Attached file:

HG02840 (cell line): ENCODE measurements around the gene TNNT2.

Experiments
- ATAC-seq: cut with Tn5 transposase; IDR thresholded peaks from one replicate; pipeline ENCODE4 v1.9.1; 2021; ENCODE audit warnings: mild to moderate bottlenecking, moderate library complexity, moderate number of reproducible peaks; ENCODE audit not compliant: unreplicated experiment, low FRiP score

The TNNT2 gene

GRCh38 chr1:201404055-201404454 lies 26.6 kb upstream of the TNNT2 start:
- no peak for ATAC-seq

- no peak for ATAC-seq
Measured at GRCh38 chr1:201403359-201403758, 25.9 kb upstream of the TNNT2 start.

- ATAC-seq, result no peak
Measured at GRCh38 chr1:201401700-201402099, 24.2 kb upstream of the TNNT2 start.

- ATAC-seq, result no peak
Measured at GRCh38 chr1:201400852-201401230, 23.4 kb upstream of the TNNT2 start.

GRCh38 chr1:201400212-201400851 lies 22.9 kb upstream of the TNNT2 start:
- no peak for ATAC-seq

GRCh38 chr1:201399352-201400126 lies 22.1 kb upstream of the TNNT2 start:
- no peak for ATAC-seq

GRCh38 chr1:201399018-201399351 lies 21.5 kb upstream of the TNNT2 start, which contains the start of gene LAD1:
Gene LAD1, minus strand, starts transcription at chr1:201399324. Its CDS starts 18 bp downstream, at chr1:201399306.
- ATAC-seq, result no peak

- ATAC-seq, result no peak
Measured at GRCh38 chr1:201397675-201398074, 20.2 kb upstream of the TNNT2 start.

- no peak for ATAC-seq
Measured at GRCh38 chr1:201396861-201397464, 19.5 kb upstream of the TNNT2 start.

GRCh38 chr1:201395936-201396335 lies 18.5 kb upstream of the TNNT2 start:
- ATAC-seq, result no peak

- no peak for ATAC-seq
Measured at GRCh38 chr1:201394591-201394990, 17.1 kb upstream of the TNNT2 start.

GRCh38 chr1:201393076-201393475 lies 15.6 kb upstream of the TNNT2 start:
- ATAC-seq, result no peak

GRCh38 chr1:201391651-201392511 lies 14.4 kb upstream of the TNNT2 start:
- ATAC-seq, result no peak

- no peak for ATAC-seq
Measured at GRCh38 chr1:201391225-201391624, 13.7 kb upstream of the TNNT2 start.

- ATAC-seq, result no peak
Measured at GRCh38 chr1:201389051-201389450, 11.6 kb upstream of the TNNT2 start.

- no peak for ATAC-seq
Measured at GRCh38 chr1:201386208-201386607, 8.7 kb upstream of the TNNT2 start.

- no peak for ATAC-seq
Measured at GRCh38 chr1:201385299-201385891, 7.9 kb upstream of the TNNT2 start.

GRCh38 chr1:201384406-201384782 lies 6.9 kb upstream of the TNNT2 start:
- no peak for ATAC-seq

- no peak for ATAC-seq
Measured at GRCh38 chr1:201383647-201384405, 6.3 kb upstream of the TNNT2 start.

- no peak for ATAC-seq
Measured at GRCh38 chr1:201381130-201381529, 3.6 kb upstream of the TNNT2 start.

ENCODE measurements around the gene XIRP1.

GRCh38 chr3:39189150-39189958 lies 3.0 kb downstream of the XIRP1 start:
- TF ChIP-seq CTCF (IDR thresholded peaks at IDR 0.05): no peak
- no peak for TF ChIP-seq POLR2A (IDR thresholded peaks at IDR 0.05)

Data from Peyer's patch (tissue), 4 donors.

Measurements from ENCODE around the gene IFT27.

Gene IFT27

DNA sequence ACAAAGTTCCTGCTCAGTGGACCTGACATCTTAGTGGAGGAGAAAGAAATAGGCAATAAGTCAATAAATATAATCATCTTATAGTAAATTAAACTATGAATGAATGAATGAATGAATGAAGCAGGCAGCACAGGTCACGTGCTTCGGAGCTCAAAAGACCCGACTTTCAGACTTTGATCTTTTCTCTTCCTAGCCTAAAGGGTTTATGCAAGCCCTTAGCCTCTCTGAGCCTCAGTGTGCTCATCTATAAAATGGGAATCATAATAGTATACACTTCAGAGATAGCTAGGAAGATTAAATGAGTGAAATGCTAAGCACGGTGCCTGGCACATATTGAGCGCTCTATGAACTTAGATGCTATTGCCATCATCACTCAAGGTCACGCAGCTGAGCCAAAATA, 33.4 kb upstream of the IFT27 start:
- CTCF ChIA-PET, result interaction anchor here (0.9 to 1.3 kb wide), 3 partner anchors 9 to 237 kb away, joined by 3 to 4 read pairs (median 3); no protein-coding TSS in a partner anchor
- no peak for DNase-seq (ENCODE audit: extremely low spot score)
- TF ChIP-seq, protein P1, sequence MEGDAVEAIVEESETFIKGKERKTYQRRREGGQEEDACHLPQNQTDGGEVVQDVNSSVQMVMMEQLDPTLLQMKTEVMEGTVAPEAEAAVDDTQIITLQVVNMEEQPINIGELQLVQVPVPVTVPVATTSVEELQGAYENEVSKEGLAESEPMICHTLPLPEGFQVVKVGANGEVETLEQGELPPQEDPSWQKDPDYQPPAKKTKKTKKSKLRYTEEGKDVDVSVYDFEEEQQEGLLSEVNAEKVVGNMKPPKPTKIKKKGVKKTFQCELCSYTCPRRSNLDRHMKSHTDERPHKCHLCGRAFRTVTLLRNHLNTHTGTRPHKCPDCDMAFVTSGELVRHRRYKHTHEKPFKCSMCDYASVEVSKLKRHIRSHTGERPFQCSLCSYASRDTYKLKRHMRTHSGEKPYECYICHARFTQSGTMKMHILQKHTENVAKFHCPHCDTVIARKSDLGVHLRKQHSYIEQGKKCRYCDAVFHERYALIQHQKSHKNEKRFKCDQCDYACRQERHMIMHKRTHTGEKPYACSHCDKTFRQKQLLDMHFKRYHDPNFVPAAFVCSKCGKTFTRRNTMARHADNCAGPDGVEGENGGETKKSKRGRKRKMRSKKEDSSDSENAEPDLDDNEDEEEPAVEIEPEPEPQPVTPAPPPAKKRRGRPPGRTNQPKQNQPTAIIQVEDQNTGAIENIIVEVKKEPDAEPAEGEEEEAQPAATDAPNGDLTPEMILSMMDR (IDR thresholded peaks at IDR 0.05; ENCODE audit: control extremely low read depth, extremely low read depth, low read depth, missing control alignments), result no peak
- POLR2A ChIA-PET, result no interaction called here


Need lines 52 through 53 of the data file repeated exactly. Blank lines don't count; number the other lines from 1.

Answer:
Gene IFT27

DNA sequence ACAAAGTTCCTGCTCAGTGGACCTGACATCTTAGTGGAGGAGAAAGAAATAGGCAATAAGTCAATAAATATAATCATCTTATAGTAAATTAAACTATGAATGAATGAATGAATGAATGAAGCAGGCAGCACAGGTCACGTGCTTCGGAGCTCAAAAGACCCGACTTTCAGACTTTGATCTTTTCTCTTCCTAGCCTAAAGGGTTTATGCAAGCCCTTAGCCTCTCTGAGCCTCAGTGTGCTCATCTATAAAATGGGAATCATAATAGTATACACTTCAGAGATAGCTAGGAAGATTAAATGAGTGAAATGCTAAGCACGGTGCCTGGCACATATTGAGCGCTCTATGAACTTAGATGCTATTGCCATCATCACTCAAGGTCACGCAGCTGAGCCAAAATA, 33.4 kb upstream of the IFT27 start: